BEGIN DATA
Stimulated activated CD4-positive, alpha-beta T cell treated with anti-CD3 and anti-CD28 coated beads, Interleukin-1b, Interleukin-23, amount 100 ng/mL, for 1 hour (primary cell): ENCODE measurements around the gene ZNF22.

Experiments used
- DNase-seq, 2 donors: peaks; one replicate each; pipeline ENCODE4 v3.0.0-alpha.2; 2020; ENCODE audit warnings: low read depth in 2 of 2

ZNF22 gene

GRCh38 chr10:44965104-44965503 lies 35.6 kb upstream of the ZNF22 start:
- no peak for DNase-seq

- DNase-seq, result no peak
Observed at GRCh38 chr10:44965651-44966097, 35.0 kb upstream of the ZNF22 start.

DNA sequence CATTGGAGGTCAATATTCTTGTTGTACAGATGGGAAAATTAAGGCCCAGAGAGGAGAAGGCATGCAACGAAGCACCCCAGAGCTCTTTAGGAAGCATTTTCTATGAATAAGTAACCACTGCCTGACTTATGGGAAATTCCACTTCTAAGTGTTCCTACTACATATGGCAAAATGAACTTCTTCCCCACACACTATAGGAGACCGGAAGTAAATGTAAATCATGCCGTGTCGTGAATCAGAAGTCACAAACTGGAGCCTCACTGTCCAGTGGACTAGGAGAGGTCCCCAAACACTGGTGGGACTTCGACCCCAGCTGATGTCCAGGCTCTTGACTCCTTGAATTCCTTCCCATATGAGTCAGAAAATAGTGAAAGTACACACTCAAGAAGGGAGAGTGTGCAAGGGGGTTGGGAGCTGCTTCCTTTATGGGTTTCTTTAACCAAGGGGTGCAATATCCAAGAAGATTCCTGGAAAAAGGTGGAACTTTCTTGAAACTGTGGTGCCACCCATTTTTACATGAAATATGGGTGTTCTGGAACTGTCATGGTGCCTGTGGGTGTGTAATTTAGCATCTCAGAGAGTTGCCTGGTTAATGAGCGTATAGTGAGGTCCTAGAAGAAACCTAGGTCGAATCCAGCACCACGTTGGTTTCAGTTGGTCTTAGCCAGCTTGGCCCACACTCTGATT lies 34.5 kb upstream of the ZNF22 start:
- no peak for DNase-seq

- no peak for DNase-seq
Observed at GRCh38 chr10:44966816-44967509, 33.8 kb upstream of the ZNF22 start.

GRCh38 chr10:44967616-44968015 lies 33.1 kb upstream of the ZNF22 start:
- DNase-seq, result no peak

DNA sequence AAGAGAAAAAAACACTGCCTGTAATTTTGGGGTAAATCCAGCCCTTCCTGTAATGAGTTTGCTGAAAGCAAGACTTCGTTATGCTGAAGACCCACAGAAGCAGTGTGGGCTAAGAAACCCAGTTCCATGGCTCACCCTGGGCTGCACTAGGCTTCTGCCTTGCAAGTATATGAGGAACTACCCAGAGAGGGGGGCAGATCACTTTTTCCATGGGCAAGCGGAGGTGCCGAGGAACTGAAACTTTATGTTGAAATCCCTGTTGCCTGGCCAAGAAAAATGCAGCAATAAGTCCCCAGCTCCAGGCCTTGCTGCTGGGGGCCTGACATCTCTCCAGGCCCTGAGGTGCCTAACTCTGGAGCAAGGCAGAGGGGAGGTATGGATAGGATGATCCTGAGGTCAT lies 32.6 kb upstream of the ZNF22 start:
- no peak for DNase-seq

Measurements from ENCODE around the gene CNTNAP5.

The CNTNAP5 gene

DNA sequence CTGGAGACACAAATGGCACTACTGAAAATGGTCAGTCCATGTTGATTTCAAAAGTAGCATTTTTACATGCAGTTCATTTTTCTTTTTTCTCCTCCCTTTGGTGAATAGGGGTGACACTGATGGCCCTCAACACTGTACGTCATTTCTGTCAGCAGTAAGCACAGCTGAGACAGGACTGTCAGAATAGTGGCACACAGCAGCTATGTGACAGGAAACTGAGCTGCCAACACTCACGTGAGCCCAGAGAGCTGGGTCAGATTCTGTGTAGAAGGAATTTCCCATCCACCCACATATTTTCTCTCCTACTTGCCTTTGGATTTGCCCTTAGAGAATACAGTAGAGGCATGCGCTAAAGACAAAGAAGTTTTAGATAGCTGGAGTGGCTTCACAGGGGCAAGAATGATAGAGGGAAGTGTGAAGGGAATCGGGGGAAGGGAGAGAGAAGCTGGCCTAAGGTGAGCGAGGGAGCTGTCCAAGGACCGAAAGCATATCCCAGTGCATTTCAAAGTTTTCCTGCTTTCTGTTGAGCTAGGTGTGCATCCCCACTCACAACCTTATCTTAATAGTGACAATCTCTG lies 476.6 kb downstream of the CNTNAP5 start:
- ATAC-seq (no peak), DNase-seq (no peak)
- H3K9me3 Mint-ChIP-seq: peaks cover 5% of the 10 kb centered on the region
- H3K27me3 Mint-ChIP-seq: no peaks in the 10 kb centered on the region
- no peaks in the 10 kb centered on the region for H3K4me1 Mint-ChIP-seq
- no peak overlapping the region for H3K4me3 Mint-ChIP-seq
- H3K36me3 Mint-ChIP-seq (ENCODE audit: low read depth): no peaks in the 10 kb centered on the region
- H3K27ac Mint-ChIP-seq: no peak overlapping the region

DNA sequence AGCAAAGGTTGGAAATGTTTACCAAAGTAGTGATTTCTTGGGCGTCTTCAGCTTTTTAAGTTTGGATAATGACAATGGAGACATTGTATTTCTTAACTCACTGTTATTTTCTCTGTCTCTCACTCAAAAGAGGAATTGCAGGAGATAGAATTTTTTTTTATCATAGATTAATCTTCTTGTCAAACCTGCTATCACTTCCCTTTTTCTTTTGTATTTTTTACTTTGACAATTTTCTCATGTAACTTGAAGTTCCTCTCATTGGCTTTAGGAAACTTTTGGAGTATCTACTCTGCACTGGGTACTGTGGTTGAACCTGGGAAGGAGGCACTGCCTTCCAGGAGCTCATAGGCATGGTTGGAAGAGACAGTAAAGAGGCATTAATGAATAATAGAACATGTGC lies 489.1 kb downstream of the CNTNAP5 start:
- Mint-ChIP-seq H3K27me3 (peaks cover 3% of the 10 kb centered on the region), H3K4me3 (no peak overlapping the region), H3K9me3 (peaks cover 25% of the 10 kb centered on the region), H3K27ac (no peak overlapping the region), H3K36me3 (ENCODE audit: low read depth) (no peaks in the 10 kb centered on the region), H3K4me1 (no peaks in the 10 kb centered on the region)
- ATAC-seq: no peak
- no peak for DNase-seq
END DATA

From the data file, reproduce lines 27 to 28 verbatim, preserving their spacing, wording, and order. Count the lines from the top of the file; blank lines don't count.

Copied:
DNA sequence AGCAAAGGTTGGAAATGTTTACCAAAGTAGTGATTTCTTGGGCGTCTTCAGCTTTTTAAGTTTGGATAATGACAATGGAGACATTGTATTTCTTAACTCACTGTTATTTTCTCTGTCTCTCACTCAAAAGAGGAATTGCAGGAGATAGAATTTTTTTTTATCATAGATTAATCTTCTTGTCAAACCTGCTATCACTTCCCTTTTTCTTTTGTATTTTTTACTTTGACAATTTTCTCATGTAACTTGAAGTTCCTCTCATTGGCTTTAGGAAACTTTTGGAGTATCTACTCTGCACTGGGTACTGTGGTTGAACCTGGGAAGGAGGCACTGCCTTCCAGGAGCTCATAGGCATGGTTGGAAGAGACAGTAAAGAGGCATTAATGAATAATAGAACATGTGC lies 489.1 kb downstream of the CNTNAP5 start:
- Mint-ChIP-seq H3K27me3 (peaks cover 3% of the 10 kb centered on the region), H3K4me3 (no peak overlapping the region), H3K9me3 (peaks cover 25% of the 10 kb centered on the region), H3K27ac (no peak overlapping the region), H3K36me3 (ENCODE audit: low read depth) (no peaks in the 10 kb centered on the region), H3K4me1 (no peaks in the 10 kb centered on the region)